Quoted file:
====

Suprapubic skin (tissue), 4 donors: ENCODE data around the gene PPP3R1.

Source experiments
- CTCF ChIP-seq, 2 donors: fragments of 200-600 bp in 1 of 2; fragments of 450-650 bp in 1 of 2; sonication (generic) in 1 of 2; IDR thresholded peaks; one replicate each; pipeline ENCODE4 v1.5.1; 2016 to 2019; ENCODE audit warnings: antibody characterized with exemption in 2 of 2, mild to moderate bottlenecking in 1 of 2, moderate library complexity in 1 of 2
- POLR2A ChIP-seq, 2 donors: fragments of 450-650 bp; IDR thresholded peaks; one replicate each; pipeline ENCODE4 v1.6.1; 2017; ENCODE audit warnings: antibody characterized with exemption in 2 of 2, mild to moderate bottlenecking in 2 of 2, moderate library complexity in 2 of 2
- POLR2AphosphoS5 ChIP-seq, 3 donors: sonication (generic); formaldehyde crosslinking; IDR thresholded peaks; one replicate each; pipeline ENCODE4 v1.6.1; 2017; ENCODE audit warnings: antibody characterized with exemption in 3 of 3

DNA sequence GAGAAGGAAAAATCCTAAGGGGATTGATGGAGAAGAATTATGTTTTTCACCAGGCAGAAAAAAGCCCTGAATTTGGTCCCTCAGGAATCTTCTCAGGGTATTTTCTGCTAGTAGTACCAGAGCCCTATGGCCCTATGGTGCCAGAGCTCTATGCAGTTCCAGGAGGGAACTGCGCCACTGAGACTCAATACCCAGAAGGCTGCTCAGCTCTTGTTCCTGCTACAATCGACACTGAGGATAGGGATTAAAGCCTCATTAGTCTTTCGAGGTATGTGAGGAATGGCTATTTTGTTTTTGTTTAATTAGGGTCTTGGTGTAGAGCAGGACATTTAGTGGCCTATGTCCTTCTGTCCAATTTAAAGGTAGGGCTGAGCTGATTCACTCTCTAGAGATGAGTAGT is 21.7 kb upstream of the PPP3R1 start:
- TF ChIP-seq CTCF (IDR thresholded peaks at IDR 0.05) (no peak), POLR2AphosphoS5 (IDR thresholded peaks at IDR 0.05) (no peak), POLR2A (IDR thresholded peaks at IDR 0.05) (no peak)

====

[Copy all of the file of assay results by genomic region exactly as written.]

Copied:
Suprapubic skin (tissue), 4 donors: ENCODE data around the gene PPP3R1.

Source experiments
- CTCF ChIP-seq, 2 donors: fragments of 200-600 bp in 1 of 2; fragments of 450-650 bp in 1 of 2; sonication (generic) in 1 of 2; IDR thresholded peaks; one replicate each; pipeline ENCODE4 v1.5.1; 2016 to 2019; ENCODE audit warnings: antibody characterized with exemption in 2 of 2, mild to moderate bottlenecking in 1 of 2, moderate library complexity in 1 of 2
- POLR2A ChIP-seq, 2 donors: fragments of 450-650 bp; IDR thresholded peaks; one replicate each; pipeline ENCODE4 v1.6.1; 2017; ENCODE audit warnings: antibody characterized with exemption in 2 of 2, mild to moderate bottlenecking in 2 of 2, moderate library complexity in 2 of 2
- POLR2AphosphoS5 ChIP-seq, 3 donors: sonication (generic); formaldehyde crosslinking; IDR thresholded peaks; one replicate each; pipeline ENCODE4 v1.6.1; 2017; ENCODE audit warnings: antibody characterized with exemption in 3 of 3

DNA sequence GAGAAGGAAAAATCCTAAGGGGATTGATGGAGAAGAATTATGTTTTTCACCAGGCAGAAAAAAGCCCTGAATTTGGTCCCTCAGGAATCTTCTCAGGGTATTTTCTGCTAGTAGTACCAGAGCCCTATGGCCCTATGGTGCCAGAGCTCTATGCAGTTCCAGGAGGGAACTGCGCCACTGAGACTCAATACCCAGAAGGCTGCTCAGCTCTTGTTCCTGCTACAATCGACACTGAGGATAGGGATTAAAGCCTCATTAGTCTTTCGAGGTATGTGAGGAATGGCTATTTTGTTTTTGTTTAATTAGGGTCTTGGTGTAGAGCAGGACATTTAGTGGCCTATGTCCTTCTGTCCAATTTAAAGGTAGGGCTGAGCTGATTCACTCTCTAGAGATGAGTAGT is 21.7 kb upstream of the PPP3R1 start:
- TF ChIP-seq CTCF (IDR thresholded peaks at IDR 0.05) (no peak), POLR2AphosphoS5 (IDR thresholded peaks at IDR 0.05) (no peak), POLR2A (IDR thresholded peaks at IDR 0.05) (no peak)